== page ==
Finally, I don’t know how the Post-Dispatch handles circulation matters, but with The Star it has been a shell game for customers:

— A change in the delivery system a few months ago resulted in many people not getting their papers

— Subscription prices have been raised with little or no notice and often without comparison to old, or current, prices

— Subscriber calls about delivery problems are routed overseas, leaving many people frustrated and disillusioned, not only with the long-range dealings but with the lack of resolution to their concerns and problems.

Along with many other Star readers and subscribers, I am hoping we’ll start seeing significant improvements on all fronts — news, opinion, circulation and advertising — with this week’s appointment of Tony Berg as publisher. Although he’s only 38, he has a lot of experience on the advertising side, which is where the revenue is. If he’s smart, Berg will open the doors and windows down at 18th and Grand and let in some sun and fresh air. That would help generate not only badly needed goodwill but also more revenue.

Well, now…The new publisher is off to an excellent start, in my opinion. And I think you will agree.

Prodded by comments from former society editor Laura Hockaday and a regular reader named Bill Hirt, I sent an email to Tony Berg this afternoon, congratulating him on his appointment and urging him to devote considerable time to the circulation and delivery problems that many people have complained about in recent months.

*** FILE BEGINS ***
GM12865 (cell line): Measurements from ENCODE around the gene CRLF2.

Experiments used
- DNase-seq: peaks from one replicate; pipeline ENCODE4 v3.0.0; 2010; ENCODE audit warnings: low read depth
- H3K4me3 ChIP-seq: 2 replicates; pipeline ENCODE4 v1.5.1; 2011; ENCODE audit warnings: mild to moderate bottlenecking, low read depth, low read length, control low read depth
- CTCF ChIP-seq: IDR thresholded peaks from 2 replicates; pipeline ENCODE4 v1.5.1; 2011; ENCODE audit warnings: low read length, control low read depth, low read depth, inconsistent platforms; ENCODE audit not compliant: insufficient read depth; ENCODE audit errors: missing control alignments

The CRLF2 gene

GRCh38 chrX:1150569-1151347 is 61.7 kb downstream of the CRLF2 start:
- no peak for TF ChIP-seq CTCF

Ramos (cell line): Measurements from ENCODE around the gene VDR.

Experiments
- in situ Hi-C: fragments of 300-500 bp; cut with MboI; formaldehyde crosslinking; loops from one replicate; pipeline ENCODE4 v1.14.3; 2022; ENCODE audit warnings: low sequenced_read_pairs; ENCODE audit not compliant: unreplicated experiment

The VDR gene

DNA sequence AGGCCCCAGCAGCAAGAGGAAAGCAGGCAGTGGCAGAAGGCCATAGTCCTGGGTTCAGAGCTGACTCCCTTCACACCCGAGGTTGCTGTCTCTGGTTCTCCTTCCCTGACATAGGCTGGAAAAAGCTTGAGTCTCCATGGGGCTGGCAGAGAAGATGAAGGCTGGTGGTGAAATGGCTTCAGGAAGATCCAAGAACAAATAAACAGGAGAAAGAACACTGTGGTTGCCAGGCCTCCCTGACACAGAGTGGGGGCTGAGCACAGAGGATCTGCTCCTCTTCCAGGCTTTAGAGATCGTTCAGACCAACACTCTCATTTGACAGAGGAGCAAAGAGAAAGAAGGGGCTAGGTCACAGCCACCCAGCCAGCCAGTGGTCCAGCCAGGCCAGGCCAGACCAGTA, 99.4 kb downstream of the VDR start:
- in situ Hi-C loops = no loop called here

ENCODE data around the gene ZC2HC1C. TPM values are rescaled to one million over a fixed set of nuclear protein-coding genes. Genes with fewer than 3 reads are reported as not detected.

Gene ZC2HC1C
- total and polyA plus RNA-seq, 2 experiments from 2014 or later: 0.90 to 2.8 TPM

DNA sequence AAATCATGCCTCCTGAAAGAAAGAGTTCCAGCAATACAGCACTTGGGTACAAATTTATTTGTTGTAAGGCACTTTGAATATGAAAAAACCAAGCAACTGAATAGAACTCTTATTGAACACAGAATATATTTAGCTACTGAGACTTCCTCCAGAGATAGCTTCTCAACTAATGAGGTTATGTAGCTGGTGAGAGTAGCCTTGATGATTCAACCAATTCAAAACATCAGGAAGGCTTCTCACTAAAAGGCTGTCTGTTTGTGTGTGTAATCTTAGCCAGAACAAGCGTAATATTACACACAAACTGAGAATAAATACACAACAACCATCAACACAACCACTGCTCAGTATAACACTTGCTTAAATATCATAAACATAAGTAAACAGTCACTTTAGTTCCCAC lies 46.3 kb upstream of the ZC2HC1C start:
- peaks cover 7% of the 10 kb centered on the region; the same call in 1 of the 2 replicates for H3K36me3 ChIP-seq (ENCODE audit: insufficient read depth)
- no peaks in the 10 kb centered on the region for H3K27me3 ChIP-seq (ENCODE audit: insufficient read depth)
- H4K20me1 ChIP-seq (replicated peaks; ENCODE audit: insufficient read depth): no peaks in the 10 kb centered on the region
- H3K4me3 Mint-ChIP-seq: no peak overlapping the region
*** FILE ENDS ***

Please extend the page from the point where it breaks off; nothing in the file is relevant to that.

Earlier, I had encouraged Mr. Hirt to send Mr. Berg an email and tell him about the problems he had experienced. (If you’re interested, Mr. Hirt’s explanation of his delivery problems is in the comments on the previous post.)

…I was out for a while this afternoon, and when I got back home, I saw Mr. Hirt’s follow-up comments on the previous post, as well as Mr. Berg’s email.

First, here’s what Mr. Berg had to say…

Greetings Mr. Fitzpatrick — I appreciate the kind words and (the) welcome to the (publisher’s) post. As you did in your (blog) post, I would encourage your readers to send their concerns to me, and I’ll work diligently with our team to get them addressed. Again many thanks for the kind words and warm welcome.